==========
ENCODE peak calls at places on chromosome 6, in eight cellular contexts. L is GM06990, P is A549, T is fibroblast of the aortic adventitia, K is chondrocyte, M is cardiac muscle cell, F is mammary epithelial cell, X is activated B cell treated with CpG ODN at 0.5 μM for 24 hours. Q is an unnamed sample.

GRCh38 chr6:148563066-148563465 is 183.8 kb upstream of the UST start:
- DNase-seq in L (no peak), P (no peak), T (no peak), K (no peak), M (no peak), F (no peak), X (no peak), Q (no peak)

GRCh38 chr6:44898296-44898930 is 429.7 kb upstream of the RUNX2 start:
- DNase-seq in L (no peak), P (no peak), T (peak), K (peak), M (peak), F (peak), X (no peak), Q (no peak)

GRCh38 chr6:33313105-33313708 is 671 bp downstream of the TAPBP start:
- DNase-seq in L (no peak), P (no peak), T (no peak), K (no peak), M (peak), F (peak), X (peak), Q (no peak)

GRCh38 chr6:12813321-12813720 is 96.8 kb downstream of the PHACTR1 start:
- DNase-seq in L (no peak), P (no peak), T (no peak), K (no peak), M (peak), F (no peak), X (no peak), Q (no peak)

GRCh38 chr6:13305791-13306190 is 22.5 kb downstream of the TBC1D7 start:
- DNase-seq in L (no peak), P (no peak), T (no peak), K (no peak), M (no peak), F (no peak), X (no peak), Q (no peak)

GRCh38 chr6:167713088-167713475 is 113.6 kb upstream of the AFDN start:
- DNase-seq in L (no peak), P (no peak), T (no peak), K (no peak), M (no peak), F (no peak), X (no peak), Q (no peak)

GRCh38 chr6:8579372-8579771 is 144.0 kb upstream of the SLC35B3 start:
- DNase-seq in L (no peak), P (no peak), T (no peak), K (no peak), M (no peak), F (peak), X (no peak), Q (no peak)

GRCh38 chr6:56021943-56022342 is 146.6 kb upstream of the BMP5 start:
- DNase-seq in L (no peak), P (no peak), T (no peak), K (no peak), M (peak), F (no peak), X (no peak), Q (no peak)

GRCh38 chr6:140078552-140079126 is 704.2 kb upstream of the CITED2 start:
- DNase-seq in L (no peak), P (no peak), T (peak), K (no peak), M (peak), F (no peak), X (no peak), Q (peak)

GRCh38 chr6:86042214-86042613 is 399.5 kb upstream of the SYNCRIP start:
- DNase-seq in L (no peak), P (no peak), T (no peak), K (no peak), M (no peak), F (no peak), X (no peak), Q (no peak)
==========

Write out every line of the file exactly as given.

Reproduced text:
ENCODE peak calls at places on chromosome 6, in eight cellular contexts. L is GM06990, P is A549, T is fibroblast of the aortic adventitia, K is chondrocyte, M is cardiac muscle cell, F is mammary epithelial cell, X is activated B cell treated with CpG ODN at 0.5 μM for 24 hours. Q is an unnamed sample.

GRCh38 chr6:148563066-148563465 is 183.8 kb upstream of the UST start:
- DNase-seq in L (no peak), P (no peak), T (no peak), K (no peak), M (no peak), F (no peak), X (no peak), Q (no peak)

GRCh38 chr6:44898296-44898930 is 429.7 kb upstream of the RUNX2 start:
- DNase-seq in L (no peak), P (no peak), T (peak), K (peak), M (peak), F (peak), X (no peak), Q (no peak)

GRCh38 chr6:33313105-33313708 is 671 bp downstream of the TAPBP start:
- DNase-seq in L (no peak), P (no peak), T (no peak), K (no peak), M (peak), F (peak), X (peak), Q (no peak)

GRCh38 chr6:12813321-12813720 is 96.8 kb downstream of the PHACTR1 start:
- DNase-seq in L (no peak), P (no peak), T (no peak), K (no peak), M (peak), F (no peak), X (no peak), Q (no peak)

GRCh38 chr6:13305791-13306190 is 22.5 kb downstream of the TBC1D7 start:
- DNase-seq in L (no peak), P (no peak), T (no peak), K (no peak), M (no peak), F (no peak), X (no peak), Q (no peak)

GRCh38 chr6:167713088-167713475 is 113.6 kb upstream of the AFDN start:
- DNase-seq in L (no peak), P (no peak), T (no peak), K (no peak), M (no peak), F (no peak), X (no peak), Q (no peak)

GRCh38 chr6:8579372-8579771 is 144.0 kb upstream of the SLC35B3 start:
- DNase-seq in L (no peak), P (no peak), T (no peak), K (no peak), M (no peak), F (peak), X (no peak), Q (no peak)

GRCh38 chr6:56021943-56022342 is 146.6 kb upstream of the BMP5 start:
- DNase-seq in L (no peak), P (no peak), T (no peak), K (no peak), M (peak), F (no peak), X (no peak), Q (no peak)

GRCh38 chr6:140078552-140079126 is 704.2 kb upstream of the CITED2 start:
- DNase-seq in L (no peak), P (no peak), T (peak), K (no peak), M (peak), F (no peak), X (no peak), Q (peak)

GRCh38 chr6:86042214-86042613 is 399.5 kb upstream of the SYNCRIP start:
- DNase-seq in L (no peak), P (no peak), T (no peak), K (no peak), M (no peak), F (no peak), X (no peak), Q (no peak)